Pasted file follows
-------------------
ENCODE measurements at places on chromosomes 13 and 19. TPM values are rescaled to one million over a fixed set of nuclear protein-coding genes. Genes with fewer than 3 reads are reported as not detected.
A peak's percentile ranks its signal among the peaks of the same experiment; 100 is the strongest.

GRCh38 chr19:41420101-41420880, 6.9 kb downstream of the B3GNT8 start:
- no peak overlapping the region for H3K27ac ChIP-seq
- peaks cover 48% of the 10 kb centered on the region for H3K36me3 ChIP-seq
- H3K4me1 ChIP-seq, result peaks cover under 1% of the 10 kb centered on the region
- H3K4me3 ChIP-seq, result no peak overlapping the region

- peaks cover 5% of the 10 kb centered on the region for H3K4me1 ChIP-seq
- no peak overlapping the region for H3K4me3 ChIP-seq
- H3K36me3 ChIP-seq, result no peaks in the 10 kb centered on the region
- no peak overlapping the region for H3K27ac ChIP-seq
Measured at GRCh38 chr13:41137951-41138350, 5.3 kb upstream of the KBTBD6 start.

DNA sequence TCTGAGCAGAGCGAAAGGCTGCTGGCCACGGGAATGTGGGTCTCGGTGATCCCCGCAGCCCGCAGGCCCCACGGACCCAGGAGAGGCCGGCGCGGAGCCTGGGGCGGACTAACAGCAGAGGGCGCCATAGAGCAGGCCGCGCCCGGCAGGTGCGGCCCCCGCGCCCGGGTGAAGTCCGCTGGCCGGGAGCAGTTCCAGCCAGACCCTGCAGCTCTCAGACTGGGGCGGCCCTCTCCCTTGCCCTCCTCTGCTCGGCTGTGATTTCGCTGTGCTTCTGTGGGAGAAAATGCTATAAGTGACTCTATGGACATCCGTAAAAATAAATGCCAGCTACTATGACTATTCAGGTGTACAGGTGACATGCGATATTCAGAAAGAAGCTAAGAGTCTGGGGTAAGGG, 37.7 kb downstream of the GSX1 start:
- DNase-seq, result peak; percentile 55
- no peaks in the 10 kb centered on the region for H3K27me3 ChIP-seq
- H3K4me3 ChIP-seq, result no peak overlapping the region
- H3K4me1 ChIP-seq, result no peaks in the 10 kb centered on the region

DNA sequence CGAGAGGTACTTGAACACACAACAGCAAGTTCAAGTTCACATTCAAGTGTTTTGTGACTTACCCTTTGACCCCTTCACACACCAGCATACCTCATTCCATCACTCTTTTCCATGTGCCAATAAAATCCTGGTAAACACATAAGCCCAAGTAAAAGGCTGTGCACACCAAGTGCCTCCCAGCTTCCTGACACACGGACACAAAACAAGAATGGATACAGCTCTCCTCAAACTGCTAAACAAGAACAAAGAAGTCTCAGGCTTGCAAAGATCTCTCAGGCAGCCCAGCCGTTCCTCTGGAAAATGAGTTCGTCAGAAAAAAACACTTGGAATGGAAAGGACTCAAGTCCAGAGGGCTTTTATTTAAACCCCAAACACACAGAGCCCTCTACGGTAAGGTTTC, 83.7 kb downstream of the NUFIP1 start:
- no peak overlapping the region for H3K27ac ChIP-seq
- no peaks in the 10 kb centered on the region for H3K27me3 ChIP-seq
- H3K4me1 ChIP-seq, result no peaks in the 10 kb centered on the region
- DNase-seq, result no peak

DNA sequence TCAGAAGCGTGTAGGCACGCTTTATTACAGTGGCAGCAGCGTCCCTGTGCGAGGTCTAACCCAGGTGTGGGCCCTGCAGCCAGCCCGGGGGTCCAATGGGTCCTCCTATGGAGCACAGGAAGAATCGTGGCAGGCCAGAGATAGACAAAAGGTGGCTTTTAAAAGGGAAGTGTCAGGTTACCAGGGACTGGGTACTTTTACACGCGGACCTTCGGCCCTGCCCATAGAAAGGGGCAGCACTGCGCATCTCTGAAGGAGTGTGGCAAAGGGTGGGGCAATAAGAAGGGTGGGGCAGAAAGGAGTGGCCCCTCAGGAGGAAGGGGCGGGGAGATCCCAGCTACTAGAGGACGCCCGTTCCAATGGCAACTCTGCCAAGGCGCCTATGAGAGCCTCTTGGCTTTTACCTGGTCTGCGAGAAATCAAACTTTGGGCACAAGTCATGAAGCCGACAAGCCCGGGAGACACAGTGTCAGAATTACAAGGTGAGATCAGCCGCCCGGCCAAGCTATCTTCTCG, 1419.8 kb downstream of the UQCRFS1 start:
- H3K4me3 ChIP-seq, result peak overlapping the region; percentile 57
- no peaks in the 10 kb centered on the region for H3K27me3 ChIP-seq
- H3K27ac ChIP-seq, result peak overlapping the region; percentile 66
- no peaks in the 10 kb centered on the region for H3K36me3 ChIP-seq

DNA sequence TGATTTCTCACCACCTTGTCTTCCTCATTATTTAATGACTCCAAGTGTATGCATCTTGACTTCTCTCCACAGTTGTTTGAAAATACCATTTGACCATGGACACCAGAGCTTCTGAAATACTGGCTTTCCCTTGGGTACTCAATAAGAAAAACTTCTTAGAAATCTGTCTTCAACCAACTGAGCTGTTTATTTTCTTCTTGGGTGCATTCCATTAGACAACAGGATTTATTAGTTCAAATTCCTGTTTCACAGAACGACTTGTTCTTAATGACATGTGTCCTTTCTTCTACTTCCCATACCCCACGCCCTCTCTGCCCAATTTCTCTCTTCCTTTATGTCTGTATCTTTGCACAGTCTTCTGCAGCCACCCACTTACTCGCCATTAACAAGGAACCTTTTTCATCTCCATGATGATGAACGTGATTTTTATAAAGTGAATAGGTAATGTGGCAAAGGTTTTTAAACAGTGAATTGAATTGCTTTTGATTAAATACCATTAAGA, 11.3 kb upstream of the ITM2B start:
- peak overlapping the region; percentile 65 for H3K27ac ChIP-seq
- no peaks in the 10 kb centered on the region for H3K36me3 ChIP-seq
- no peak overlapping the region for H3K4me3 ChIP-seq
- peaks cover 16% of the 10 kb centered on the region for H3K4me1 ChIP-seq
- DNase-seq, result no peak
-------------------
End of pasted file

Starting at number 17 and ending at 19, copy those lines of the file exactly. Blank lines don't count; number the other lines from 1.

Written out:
- H3K4me1 ChIP-seq, result no peaks in the 10 kb centered on the region

DNA sequence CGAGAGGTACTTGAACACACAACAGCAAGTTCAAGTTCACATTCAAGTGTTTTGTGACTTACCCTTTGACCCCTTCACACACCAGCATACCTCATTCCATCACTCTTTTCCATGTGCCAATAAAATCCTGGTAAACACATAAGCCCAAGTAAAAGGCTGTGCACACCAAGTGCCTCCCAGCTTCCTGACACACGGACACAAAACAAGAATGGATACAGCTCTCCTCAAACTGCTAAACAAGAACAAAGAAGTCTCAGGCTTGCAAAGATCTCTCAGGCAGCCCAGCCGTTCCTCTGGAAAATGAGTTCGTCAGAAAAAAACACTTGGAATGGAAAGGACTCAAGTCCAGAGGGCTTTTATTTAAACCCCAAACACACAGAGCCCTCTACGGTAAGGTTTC, 83.7 kb downstream of the NUFIP1 start:
- no peak overlapping the region for H3K27ac ChIP-seq